The Wealth Effect - Definition
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The Wealth Effect Definition
The wealth effect creates the psychological effect that the increase in asset values has a direct impact on consumer spending. This states that consumer confidence automatically improves when the value of assets rises. And this confidence results in more spending, and fewer savings by customers. This approach will take place no matter if the income rises or falls.
A Little More on What is the Wealth Effect
Besides the correlation between consumer spending and wealth effect, organizations also start hiring on an increased level and making capital expenditures in lieu of rising asset prices. Market experts are still trying to find the authenticity of the wealth effect in the stock market. There are experts who are of the view that this effect is more related to correlation rather than causation, stating that an increase in spending levels results in asset appreciation. There is solid evidence proving that increased expenditure results in increasing the value of a property. Supporters of the wealth effect say that if interest rates are less and credit is more easily availed, the consumers will be tempted to buy more. This proves to be true for the housing sector. If interest rates are less, there will be more sales of homes. And as demand exceeds supply in this case, this will ultimately increase the worth of homes.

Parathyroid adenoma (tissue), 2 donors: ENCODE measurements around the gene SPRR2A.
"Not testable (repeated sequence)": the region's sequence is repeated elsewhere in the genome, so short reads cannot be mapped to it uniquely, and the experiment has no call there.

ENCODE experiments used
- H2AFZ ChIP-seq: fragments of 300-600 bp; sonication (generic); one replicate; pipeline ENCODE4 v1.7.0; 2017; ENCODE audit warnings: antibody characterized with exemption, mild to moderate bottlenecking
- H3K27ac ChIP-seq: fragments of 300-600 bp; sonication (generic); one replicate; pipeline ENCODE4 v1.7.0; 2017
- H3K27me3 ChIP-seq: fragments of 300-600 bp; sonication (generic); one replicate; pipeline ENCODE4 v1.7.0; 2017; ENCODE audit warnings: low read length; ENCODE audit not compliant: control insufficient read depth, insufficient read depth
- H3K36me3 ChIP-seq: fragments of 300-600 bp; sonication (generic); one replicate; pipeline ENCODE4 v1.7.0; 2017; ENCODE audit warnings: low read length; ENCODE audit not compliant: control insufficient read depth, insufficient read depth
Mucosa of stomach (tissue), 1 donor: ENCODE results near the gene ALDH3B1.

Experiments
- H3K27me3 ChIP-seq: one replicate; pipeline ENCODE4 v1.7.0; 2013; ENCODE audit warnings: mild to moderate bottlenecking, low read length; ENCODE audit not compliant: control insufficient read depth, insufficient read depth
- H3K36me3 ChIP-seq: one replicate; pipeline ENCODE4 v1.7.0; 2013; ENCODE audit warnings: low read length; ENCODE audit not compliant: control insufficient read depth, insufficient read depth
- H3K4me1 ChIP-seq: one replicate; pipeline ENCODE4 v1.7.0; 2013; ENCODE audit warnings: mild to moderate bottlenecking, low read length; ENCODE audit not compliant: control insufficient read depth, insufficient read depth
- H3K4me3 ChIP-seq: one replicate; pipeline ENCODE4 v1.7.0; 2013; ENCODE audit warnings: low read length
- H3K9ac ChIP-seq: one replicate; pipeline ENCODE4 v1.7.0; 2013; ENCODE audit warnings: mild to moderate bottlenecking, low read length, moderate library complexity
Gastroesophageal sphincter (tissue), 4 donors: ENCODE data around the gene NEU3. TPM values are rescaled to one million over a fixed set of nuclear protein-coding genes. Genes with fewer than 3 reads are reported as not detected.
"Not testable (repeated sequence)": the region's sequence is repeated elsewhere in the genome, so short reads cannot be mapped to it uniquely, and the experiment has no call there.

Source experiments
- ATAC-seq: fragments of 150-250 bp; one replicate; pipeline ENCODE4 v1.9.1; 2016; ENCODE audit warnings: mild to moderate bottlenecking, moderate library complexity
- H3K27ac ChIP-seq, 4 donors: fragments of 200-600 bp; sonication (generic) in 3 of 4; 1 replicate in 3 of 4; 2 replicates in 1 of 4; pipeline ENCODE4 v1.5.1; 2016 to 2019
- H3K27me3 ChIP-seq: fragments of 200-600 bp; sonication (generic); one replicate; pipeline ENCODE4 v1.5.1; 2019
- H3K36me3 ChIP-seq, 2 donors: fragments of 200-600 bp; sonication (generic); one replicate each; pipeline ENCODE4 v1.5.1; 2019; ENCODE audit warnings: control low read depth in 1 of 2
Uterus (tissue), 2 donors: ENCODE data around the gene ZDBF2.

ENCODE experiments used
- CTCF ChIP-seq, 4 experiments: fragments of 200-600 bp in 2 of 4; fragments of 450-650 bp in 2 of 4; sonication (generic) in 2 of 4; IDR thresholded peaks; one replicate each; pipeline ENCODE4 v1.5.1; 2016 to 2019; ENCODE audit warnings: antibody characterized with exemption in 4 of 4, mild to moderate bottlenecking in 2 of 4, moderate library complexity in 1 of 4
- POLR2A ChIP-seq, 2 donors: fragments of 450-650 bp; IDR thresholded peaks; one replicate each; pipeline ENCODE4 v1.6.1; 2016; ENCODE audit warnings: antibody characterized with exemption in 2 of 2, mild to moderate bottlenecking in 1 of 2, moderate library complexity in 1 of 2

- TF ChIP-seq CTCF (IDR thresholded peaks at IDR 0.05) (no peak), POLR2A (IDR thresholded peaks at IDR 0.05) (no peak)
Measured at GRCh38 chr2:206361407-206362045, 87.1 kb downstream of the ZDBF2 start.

References for The Wealth Effect
https://www.investopedia.com Trading Trading Strategyhttps://en.wikipedia.org/wiki/Wealth_effecthttps://www.economicshelp.org Economics help blog economicshttps://investinganswers.com/dictionary/w/wealth-effectwww.businessdictionary.com/definition/wealth-effect.htmlhttps://www.economicsonline.co.uk/Definitions/Wealth_effect.html